at Barnes & Noble Arboretum
"My writing will get better," said Natasha Waxman, "I swear!" It may have been intended as self-effacement, but coming from a woman of her literary accomplishments that's a statement of great ambition. During the five years she's lived in Austin, Ms. Waxman's short stories have earned her places in several anthologies and periodicals, most recently the second volume of the acclaimed Scribner's Best of the Fiction Workshops 1998. Almost every chair was full for her March 5th appearance at Barnes & Noble Arboretum, where she read aloud sections from her Scribner's short story, "Forager."
"Forager" follows a bohemian young man named Jason into an increasingly feral lifestyle, an obsession with carrion, and a gradual alienation from civilization that in the end render him unable to function or interact with other people. It's not a pleasant process, but Waxman's dark humor and eye for vivid description make it a fascinating and irresistible one. Extremism is not a new subject for Waxman; her story "The Emperors of Ice Cream," published in Francis Coppola's Zoetrope, chronicles a dieting couple on a similar spiral into madness, theirs culminating in starvation.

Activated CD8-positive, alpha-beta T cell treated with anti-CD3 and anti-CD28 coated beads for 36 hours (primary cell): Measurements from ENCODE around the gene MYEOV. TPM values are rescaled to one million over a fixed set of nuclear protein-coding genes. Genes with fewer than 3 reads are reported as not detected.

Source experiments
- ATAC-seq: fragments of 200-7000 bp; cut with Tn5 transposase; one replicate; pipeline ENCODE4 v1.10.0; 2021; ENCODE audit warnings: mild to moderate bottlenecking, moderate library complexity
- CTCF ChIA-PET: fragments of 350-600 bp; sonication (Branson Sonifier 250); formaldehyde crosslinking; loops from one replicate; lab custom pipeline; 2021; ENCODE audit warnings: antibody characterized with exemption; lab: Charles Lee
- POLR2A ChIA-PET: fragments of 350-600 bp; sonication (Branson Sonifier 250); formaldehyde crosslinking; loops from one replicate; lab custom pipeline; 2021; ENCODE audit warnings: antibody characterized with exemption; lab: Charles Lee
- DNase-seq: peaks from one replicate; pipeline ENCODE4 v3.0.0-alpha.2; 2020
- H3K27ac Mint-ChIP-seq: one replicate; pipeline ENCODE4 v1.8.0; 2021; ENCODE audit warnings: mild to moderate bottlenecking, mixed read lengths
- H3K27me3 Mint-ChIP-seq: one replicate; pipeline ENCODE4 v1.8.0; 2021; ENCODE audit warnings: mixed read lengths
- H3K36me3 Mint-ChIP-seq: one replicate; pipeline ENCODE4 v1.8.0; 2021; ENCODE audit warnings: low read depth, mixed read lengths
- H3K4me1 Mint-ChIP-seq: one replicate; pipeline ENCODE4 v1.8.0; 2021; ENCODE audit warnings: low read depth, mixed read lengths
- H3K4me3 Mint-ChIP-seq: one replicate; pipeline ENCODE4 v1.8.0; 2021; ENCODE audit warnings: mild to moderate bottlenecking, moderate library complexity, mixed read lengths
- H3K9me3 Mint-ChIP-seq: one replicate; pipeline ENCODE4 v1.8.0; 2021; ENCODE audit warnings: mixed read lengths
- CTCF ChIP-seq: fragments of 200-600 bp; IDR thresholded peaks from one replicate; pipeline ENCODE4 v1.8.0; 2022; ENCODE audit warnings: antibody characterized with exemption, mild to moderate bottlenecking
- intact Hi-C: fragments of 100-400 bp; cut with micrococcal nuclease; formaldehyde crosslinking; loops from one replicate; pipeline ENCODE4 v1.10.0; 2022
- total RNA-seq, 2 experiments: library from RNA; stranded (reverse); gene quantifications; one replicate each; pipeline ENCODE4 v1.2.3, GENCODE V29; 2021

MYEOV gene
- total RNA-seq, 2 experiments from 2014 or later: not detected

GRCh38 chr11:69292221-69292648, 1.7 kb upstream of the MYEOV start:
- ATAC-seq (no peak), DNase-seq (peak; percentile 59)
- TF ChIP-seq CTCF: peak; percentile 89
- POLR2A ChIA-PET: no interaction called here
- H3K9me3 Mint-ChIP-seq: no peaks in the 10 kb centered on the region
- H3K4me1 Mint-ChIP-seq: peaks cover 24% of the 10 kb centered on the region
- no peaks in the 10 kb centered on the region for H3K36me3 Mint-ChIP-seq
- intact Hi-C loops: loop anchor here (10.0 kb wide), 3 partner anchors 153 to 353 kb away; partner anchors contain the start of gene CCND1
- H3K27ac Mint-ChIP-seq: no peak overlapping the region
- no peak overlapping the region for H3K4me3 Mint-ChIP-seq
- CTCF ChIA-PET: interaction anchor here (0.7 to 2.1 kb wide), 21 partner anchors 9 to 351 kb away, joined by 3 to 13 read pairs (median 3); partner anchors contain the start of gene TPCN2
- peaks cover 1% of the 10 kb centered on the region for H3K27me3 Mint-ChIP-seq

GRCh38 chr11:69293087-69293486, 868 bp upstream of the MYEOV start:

Many of the streets named in "Forager" exist in Austin, and the homeless community Jason encounters early in his reversion could certainly be ours, but that's not the case. Waxman says her story is set in "an imaginary Santa Fe," re-arranged and with landmarks added to suit her narrative. The passages she chose Thursday night highlighted two of her strengths as a writer - realistic dialogue and richly layered sensory detail. As Jason becomes estranged from his girlfriend, coworkers, and finally modern man altogether, his perceptions shift radically and Waxman's imagery and analogies reflect this.
After reading selections in a quiet voice, Waxman looked up at the audience and smiled. "If you want to know the ending, buy the book!" Although she appeared nervous during the reading and expressed relief when it ended, Ms. Waxman was friendly and engaging afterwards, greeting and thanking her many admirers while signing copies of the anthology. A number of her colleagues from the Texas Center for Writers were present, happy to support the success of one of their own, and Waxman spoke enthusiastically about her experience there as a Michener Fellow.
What's next for Waxman? She gnawed her lip when asked about her current project. "Maybe... a novel... maybe." Well, whatever form her writing takes, with such talent at such a young age her future is certainly brighter than those of her starving and scavenging protagonists. - Damien Weaver